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Motive a mystery in Miami area mass shooting

By Zachary Fagenson

MIAMI (Reuters) - Miami police on Sunday searched for a motive for a shooting rampage in which six people were killed by a gunman who set his apartment on fire before shooting several neighbors and taking others hostage.

The police said they were investigating reports that the man, Pedro Alberto Vargas, 42, was in the process of being evicted and had prior disputes with the managers of the building.

The owner of the 90-unit apartment building was not immediately available for comment.

More than 100 police, including SWAT teams, stormed an apartment in Hialeah, a suburb of Miami, in a pre-dawn raid on Saturday, killing Vargas and rescuing two of the hostages.

"When we found him, he still had plenty of live rounds of ammunition," Hialeah Police spokesman Carl Zogby told reporters. "This was an irrational act and many times there is no rational explanation."

The weapon used in the incident, a 9-millimeter Glock handgun, was purchased legally in 2010, Zogby said.

Vargas, who arrived in the United States from Cuba in 1997, was described as a part-time graphic artist who kept largely to himself and cared for his elderly mother. He became a U.S. citizen in 2004, according to El Nuevo Herald, south Florida's main Spanish-language newspaper.

He graduated from Miami Dade College with a degree in graphic design. There were no pending civil or criminal cases filed against him in Miami-Dade County courts.

Among the victims were an elderly couple who were the building's managers and four neighbors, including a 17-year-old girl who police say was shot while trying to hide in a bathtub.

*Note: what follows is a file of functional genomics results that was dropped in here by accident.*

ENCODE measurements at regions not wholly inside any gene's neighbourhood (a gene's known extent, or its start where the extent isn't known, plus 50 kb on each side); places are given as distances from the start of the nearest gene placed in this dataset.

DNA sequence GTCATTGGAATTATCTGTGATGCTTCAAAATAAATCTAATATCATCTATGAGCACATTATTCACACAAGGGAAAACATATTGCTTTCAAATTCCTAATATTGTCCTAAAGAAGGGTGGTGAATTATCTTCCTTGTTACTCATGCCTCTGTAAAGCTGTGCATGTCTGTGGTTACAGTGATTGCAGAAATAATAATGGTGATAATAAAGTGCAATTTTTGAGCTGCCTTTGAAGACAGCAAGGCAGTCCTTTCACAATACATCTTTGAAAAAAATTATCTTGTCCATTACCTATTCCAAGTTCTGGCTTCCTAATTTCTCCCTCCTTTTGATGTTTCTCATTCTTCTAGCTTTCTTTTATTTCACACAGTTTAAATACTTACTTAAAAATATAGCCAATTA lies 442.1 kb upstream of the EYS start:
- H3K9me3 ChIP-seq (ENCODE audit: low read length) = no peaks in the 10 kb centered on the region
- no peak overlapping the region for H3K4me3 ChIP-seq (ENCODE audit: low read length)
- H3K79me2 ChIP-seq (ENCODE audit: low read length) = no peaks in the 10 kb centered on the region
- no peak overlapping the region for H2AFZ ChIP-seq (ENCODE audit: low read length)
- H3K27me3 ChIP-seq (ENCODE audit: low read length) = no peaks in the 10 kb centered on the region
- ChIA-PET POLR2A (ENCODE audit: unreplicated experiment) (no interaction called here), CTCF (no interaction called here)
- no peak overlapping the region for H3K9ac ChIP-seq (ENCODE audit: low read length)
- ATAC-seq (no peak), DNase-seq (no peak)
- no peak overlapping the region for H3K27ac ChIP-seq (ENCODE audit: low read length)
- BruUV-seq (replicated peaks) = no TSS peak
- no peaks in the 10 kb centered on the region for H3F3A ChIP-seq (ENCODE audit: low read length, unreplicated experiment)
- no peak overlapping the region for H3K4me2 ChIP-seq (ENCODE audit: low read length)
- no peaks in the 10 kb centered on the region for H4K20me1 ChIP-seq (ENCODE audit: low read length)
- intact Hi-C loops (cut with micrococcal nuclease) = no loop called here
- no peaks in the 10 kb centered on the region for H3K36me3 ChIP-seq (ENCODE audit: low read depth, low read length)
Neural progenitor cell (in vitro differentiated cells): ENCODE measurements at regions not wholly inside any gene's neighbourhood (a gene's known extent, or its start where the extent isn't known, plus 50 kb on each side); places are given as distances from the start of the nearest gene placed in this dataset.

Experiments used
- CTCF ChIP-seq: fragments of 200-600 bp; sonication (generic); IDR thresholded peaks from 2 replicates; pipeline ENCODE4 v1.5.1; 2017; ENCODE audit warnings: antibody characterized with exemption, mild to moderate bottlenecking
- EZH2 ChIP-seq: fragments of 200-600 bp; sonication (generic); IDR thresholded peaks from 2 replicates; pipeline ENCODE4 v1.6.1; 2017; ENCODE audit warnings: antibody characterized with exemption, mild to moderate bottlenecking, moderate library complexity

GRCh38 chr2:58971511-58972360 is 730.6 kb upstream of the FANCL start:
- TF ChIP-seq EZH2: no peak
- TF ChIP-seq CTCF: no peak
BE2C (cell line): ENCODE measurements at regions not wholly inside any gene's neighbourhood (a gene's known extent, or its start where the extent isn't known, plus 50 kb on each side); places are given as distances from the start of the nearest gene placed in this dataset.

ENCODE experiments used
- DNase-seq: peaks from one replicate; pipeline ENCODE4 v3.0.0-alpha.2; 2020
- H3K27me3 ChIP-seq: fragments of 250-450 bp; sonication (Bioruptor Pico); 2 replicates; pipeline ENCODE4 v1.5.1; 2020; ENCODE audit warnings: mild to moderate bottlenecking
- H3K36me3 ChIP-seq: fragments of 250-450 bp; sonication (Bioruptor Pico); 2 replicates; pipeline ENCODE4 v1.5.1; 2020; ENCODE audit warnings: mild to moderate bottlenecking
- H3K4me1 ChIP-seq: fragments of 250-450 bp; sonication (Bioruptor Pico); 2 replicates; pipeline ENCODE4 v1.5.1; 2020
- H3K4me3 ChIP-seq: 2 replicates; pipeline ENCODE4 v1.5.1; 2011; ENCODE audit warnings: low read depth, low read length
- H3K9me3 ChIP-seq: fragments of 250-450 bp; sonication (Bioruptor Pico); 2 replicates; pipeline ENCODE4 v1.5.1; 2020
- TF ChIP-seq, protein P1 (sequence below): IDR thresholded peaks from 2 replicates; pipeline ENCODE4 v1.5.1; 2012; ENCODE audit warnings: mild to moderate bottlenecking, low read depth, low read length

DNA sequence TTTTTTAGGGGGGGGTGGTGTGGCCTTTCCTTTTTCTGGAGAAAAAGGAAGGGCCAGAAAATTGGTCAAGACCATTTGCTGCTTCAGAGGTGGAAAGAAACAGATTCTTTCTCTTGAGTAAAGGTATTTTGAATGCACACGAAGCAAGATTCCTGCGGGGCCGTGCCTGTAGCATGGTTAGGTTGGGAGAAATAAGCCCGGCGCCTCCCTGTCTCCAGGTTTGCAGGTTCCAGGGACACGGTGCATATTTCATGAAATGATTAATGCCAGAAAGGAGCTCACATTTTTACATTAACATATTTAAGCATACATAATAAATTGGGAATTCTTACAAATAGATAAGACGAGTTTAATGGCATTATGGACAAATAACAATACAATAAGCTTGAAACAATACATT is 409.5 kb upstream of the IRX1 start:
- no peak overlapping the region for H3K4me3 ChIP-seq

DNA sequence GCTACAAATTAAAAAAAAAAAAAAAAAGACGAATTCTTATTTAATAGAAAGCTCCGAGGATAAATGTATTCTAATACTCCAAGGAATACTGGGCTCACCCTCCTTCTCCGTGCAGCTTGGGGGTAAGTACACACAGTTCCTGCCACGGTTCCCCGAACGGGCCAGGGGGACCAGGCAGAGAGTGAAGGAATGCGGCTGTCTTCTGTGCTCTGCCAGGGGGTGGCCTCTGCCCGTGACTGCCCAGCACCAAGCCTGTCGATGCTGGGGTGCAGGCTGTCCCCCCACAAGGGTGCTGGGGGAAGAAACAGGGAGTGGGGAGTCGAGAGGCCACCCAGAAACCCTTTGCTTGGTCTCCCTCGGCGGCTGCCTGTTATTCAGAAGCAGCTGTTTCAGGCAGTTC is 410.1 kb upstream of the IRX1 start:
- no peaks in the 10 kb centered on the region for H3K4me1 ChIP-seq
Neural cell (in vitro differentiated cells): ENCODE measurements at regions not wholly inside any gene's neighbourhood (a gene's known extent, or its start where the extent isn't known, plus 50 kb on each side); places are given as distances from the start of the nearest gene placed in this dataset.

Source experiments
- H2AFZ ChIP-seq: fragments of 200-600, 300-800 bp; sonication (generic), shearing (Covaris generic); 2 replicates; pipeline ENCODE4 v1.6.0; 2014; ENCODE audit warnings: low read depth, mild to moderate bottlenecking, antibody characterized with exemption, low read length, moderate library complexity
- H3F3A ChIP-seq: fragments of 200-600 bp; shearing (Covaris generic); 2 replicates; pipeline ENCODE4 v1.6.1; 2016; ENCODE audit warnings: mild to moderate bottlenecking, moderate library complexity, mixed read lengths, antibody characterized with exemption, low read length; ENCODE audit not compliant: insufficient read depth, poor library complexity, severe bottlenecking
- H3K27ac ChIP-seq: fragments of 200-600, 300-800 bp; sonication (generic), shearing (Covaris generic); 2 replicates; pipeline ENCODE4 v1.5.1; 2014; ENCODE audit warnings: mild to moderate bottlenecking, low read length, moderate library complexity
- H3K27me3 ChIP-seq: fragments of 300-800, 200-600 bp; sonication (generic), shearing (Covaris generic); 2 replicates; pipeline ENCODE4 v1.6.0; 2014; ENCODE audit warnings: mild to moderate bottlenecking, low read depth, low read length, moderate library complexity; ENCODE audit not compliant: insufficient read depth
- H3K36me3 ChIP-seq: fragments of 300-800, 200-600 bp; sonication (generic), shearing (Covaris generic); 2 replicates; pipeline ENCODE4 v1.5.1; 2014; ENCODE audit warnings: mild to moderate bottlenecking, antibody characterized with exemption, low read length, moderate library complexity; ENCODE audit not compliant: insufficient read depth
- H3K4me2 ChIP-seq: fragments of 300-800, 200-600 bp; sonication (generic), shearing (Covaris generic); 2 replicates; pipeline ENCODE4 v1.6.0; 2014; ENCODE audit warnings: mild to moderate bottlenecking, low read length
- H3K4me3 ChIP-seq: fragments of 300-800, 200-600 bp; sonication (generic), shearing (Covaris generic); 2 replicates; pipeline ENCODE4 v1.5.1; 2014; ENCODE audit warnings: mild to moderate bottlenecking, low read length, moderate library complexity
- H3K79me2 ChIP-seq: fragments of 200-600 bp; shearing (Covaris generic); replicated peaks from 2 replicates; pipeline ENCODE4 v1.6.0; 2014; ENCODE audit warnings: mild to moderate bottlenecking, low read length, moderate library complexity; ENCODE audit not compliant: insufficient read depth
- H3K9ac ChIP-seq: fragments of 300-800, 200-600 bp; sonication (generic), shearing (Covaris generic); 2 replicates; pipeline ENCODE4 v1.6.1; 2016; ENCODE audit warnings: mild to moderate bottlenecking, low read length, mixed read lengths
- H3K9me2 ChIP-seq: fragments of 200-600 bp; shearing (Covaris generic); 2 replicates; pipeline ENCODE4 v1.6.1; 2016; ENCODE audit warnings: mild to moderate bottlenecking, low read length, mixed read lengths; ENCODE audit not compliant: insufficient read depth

Vargas also fired 10 to 20 shots into the street, killing a man who was walking home with his 9-year-old son whom he had just picked up from boxing practice, police said.

It was the worst Miami area shooting since 1982, when 51-year-old Carl Robert Brown killed nine and wounded three others with a pump-action shotgun after a dispute over a $20 lawnmower repair.

Vargas held a permit to carry a concealed weapon. Police gave no information on where he bought the gun or details from the two-page questionnaire on the permit's application. The police said he had no military background.

According to El Nuevo Herald, neighbors knew little of the man other than that he exercised often and was regularly seen wearing gym shorts and running shoes. Neighbors say he regularly took his 83-year-old mother to doctor's appointments.

The shooting started after Vargas set fire to his apartment as well as a large amount of cash. Vargas' mother told police it was $10,000 drawn from his savings account, though the amount remains unconfirmed.

"Much if not all was burned," Zogby said.

The tragedy in Hialeah was the latest in a string of mass shootings in the U.S. including Newtown, Connecticut, where a gunman killed 26 people including 20 young children at Sandy Hook Elementary in December.

The non-profit organization Sandy Hook Promise, formed by community members in Newtown, issued a statement on the Hialeah incident.

"Our hearts are broken," the statement said. "Our spirit is not. Sending prayers and condolences to the victims and families of the Hialeah, Florida mass shooting. Another tragedy that invites us all to reflect on what individual and collective changes we can make as a nation to save lives."

(This story was refiled to add dropped word in 3rd paragraph)

(Additional reporting by David Adams.; Editing by Eric Johnson, David Storey, Mary Wisniewski and Diane Craft)

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